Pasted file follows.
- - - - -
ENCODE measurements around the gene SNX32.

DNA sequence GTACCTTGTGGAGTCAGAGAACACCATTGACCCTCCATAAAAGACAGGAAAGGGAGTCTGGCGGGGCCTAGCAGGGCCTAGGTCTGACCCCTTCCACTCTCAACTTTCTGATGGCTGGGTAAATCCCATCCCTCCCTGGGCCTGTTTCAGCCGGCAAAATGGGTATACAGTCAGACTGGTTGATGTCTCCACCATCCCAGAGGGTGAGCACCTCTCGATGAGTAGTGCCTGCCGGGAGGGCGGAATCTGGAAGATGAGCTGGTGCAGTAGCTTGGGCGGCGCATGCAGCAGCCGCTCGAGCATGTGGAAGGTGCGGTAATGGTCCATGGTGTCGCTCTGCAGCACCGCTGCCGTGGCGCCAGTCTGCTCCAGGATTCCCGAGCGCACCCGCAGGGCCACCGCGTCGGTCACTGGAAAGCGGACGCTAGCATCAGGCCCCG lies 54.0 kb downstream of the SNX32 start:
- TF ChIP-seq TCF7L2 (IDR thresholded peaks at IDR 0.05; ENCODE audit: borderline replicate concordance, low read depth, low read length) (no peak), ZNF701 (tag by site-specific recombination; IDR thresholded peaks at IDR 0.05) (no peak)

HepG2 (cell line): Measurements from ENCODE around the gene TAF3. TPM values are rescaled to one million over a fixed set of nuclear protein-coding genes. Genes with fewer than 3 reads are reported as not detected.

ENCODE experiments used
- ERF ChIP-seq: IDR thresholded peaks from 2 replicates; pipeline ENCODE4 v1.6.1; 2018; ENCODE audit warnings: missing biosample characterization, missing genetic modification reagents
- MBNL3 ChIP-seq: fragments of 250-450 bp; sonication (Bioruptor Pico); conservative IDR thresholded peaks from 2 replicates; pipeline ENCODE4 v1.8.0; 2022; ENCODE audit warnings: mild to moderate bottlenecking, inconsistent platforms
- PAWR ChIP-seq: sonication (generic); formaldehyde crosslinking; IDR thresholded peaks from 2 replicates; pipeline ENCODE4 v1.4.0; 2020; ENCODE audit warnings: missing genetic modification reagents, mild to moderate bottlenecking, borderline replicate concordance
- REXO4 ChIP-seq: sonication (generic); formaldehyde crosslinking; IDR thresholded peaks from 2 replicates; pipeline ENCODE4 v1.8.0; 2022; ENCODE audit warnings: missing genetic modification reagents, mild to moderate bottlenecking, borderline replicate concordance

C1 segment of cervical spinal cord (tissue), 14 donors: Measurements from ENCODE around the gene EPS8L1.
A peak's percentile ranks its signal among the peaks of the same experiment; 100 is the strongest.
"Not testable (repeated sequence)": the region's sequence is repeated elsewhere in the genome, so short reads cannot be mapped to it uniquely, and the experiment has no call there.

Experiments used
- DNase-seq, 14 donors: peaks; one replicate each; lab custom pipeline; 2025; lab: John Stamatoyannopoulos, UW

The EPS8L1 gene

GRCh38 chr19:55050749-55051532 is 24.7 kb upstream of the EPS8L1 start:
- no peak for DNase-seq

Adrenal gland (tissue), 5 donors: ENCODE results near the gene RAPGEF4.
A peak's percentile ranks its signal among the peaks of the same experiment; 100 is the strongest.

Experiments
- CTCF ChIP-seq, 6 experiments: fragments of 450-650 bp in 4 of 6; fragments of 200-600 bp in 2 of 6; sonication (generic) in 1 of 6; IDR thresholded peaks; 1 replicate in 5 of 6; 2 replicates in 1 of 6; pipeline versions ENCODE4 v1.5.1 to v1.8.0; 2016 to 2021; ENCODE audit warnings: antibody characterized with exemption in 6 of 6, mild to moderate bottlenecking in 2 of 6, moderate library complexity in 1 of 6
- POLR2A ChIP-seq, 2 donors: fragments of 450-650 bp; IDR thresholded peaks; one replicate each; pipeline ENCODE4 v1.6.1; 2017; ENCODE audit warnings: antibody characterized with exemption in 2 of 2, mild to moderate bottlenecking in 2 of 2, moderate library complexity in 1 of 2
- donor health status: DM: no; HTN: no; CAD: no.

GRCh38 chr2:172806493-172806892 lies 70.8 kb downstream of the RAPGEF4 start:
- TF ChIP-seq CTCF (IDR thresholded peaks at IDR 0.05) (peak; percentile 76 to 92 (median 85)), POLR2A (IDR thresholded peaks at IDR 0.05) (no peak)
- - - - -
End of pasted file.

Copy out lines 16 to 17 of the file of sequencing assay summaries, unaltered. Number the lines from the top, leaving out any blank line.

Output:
GRCh38 chr19:55050749-55051532 is 24.7 kb upstream of the EPS8L1 start:
- no peak for DNase-seq